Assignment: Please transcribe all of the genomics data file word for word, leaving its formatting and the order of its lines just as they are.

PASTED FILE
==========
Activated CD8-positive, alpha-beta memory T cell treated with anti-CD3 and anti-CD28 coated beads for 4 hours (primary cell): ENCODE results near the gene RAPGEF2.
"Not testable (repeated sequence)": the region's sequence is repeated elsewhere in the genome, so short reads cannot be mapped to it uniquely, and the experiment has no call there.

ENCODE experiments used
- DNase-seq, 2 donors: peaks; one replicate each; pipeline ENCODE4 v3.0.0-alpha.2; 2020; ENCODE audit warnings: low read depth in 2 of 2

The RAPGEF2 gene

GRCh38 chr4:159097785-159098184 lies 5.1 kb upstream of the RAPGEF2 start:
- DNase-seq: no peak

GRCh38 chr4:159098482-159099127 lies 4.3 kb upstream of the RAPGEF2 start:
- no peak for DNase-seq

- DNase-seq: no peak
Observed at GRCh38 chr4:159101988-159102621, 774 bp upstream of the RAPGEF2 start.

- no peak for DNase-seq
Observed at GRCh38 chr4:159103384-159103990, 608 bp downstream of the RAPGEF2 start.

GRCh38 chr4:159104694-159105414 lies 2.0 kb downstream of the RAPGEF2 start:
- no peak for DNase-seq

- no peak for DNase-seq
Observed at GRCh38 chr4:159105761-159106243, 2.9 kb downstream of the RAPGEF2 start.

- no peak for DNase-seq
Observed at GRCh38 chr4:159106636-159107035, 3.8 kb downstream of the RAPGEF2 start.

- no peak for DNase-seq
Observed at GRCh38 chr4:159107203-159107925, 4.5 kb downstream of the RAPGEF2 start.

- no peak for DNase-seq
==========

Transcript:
Activated CD8-positive, alpha-beta memory T cell treated with anti-CD3 and anti-CD28 coated beads for 4 hours (primary cell): ENCODE results near the gene RAPGEF2.
"Not testable (repeated sequence)": the region's sequence is repeated elsewhere in the genome, so short reads cannot be mapped to it uniquely, and the experiment has no call there.

ENCODE experiments used
- DNase-seq, 2 donors: peaks; one replicate each; pipeline ENCODE4 v3.0.0-alpha.2; 2020; ENCODE audit warnings: low read depth in 2 of 2

The RAPGEF2 gene

GRCh38 chr4:159097785-159098184 lies 5.1 kb upstream of the RAPGEF2 start:
- DNase-seq: no peak

GRCh38 chr4:159098482-159099127 lies 4.3 kb upstream of the RAPGEF2 start:
- no peak for DNase-seq

- DNase-seq: no peak
Observed at GRCh38 chr4:159101988-159102621, 774 bp upstream of the RAPGEF2 start.

- no peak for DNase-seq
Observed at GRCh38 chr4:159103384-159103990, 608 bp downstream of the RAPGEF2 start.

GRCh38 chr4:159104694-159105414 lies 2.0 kb downstream of the RAPGEF2 start:
- no peak for DNase-seq

- no peak for DNase-seq
Observed at GRCh38 chr4:159105761-159106243, 2.9 kb downstream of the RAPGEF2 start.

- no peak for DNase-seq
Observed at GRCh38 chr4:159106636-159107035, 3.8 kb downstream of the RAPGEF2 start.

- no peak for DNase-seq
Observed at GRCh38 chr4:159107203-159107925, 4.5 kb downstream of the RAPGEF2 start.

- no peak for DNase-seq